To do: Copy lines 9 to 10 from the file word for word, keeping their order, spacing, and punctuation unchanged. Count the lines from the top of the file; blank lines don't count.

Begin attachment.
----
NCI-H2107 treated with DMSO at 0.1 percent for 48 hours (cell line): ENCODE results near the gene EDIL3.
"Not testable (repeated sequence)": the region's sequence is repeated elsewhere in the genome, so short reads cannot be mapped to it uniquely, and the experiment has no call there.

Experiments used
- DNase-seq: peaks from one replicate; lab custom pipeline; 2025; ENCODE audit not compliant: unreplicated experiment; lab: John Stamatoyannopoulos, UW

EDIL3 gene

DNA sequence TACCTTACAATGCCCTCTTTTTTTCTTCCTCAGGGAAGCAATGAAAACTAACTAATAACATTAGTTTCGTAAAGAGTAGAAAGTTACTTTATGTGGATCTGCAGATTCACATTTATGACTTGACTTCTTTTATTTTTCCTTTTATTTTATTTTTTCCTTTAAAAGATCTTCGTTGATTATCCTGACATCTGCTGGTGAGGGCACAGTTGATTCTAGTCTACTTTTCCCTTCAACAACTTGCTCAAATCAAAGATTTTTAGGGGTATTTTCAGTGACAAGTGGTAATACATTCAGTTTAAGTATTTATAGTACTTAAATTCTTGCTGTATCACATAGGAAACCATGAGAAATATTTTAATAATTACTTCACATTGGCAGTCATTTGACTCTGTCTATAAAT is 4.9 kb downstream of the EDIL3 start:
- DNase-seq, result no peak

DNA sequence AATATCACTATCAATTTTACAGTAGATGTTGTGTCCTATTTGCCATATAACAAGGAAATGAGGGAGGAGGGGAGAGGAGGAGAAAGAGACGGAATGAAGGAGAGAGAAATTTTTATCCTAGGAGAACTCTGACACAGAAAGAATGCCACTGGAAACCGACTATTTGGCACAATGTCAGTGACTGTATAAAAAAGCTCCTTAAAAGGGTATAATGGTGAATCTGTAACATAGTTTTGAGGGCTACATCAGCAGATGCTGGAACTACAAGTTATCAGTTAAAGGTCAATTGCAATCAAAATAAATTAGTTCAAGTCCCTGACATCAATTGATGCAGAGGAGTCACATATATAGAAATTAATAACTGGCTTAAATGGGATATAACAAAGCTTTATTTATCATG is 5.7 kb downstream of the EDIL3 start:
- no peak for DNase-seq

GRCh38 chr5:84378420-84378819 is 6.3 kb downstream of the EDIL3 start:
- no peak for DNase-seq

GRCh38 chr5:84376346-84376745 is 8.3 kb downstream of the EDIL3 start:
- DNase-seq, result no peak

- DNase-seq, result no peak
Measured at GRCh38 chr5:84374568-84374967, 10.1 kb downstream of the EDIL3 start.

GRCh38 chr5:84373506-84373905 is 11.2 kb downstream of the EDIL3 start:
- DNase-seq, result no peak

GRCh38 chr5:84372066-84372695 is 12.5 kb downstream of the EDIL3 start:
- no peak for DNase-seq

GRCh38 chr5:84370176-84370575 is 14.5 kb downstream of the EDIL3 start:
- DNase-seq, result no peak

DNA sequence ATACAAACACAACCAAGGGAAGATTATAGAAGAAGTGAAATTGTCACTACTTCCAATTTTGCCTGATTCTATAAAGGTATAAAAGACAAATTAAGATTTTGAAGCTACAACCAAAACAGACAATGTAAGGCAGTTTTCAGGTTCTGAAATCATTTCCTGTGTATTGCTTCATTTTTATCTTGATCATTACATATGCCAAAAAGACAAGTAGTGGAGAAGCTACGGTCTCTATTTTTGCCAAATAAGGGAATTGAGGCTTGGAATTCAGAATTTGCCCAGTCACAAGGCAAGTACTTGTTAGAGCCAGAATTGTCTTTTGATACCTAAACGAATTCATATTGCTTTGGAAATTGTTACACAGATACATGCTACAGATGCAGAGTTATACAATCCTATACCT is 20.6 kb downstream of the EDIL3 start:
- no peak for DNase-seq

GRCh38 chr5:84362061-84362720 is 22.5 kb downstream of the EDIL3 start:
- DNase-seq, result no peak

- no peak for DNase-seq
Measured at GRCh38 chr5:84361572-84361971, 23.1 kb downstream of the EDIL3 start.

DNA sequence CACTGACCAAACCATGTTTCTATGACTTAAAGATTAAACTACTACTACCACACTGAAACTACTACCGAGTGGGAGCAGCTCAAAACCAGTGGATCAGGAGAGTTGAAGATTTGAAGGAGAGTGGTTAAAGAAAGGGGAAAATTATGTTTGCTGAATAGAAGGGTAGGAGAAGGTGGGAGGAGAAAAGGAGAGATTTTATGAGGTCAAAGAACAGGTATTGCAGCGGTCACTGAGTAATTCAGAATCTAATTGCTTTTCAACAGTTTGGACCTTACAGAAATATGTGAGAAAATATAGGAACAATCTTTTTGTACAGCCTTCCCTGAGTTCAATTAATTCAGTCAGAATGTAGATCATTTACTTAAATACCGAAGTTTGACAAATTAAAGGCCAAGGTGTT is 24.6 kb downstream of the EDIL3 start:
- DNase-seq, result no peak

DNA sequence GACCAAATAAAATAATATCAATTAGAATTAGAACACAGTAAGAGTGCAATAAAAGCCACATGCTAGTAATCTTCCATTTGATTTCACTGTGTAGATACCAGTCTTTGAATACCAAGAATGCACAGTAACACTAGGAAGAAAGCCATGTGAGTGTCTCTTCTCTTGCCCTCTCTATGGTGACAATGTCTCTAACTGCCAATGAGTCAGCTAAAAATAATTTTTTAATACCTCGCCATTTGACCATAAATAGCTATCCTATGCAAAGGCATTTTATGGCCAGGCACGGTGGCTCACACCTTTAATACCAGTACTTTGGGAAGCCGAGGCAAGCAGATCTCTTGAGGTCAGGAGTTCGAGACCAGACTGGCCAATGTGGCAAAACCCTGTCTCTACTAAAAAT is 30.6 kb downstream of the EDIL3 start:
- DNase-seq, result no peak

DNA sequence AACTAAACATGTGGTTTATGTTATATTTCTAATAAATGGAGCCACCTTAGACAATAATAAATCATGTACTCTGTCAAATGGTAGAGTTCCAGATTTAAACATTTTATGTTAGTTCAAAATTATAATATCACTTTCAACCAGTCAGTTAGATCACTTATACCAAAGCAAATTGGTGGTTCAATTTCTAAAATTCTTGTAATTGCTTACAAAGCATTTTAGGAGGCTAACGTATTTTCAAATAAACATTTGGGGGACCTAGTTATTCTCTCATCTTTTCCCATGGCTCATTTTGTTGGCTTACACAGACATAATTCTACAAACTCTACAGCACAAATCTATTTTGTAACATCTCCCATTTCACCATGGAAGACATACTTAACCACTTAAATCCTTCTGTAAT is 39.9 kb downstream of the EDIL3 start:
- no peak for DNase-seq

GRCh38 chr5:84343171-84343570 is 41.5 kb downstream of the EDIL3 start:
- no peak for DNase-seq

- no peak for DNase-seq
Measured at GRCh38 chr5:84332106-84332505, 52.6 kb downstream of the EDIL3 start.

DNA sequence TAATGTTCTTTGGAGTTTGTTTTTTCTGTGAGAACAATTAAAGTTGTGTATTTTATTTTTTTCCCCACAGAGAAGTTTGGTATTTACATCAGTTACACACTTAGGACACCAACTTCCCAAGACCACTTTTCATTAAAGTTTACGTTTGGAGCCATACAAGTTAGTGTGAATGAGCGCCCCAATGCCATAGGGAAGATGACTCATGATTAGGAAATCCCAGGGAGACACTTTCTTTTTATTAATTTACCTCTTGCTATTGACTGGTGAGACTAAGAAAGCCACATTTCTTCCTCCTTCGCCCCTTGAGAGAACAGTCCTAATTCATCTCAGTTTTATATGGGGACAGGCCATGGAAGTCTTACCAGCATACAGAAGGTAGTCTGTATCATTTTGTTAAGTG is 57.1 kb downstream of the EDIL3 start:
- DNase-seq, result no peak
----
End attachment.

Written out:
- no peak for DNase-seq

GRCh38 chr5:84378420-84378819 is 6.3 kb downstream of the EDIL3 start: